Ambassador Bolton has spent many years of his career in public service. Previous positions he has held include Assistant Secretary for International Organization Affairs at the Department of State, 1989-93; Assistant Attorney General, Department of Justice, 1985-89; Assistant Administrator for Program and Policy Coordination, U.S. Agency for International Development, 1982-83; and General Counsel, U.S. Agency for International Development, 1981-82. Ambassador Bolton is also an attorney and the author of Surrender is Not an Option: Defending America at the U.N. and Abroad, published by Simon and Shuster (November 2007).
Lee H. Hamilton is President and Director of the Woodrow Wilson International Center for Scholars, the nation's official memorial to President Woodrow Wilson where scholars, policymakers, and business leaders engage in non-partisan dialogue on public policy issues. Prior to that, Hamilton served for 34 years as a United States Congressman from Indiana. During his tenure, he served as Chairman and Ranking Member of the House Committee on Foreign Affairs (now the Committee on International Relations), and chaired the Subcommittee on Europe and the Middle East for 20 years. He also served as Chairman of the Permanent Select Committee on Intelligence, and the Select Committee to Investigate Covert Arms Transactions with Iran. Hamilton established himself as a leading congressional voice on foreign affairs, with particular interests in promoting democracy and market reform in the former Soviet Union and Eastern Europe, promoting peace and stability in the Middle East, expanding U.S. markets and trade overseas, and overhauling U.S. export and foreign aid policies. Hamilton has also been a leading figure on economic policy and congressional organization.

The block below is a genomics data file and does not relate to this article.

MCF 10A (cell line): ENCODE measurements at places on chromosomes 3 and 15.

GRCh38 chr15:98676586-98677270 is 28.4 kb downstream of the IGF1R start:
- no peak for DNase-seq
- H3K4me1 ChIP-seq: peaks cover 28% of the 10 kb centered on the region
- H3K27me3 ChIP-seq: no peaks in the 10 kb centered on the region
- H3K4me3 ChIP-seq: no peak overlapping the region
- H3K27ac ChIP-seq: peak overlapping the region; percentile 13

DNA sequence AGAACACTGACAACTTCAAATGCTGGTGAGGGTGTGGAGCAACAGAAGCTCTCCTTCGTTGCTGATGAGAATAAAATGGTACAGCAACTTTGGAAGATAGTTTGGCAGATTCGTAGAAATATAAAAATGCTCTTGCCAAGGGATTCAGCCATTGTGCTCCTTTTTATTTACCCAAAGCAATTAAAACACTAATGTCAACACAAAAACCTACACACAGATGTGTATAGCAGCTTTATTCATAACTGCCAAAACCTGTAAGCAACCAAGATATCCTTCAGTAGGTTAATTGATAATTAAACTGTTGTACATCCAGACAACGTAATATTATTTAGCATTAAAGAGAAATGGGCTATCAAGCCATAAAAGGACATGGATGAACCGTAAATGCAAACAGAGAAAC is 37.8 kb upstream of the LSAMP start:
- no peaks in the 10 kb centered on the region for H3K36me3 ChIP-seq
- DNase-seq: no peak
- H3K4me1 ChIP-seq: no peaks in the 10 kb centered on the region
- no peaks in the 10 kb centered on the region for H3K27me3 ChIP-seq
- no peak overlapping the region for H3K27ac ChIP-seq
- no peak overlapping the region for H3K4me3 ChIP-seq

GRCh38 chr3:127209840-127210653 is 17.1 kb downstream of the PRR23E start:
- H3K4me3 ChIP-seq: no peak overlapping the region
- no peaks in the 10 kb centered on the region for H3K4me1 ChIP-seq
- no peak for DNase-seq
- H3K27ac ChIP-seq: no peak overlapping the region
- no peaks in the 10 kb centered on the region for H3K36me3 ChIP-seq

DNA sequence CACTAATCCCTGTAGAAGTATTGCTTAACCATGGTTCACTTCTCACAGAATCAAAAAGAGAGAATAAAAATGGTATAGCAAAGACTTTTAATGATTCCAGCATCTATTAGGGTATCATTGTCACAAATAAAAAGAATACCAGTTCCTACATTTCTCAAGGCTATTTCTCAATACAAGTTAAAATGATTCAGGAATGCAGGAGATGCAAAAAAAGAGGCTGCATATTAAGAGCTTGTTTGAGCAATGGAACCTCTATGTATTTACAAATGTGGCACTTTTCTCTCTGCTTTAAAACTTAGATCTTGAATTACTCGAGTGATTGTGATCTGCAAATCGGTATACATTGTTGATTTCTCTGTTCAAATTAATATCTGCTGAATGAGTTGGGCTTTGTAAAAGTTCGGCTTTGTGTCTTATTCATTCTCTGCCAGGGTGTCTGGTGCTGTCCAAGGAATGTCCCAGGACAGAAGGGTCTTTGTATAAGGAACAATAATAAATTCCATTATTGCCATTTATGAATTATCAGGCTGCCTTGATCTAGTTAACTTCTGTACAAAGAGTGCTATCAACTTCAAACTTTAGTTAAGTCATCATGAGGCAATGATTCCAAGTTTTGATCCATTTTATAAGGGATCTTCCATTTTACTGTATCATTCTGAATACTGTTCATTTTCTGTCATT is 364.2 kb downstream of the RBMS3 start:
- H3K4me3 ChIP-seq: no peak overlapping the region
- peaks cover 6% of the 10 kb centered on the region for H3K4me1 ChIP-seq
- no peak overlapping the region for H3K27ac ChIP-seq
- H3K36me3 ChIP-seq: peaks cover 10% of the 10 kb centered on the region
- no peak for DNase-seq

Hamilton is currently a member of the United States Department of Homeland Security Advisory Council, and in December 2002 he was appointed Vice-Chairman of the National Commission on Terrorist Attacks Upon the United States.
A former high school and college basketball star, he has been inducted into the Indiana basketball Hall of Fame. Before his election to Congress, he practiced law in Chicago and Columbus, Indiana.
Tickets for the Forum are on sale through the Pacific University box office at 503-352-2918 or through Ticketmaster at www.ticketmaster.com. Prices are $20 or $25.
Created in 1982 by the students and faculty of Pacific University's Politics and Law Forum, the Tom McCall Forum has become the premier public affairs event in the Northwest, drawing national political figures each year to Portland for a spirited debate between a liberal and a conservative of national interest. Previous debaters have included Pat Buchanan, Tom Daschle, Howard Dean, Richard Perle, Molly Ivins, William Kristol, Bill Bradley, David Gergen, Ralph Nader, Newt Gingrich, Ralph Reed, Alan Dershowitz, James Carville, Mary Matalin, William Safire, John Sununu, Pierre Salinger, Robert Bork, Jesse Jackson, Mario Cuomo, and Dan Quayle.
Pacific University in Forest Grove, Ore., is one of the West's first chartered higher education institutions. Pacific annually ranks as one of America's Best Colleges by U.S. News & World Report and is ranked as one of the best tuition values in the West. With an enrollment of more than 2,500 students, Pacific University provides an excellent academic experience linking theory to practice in education.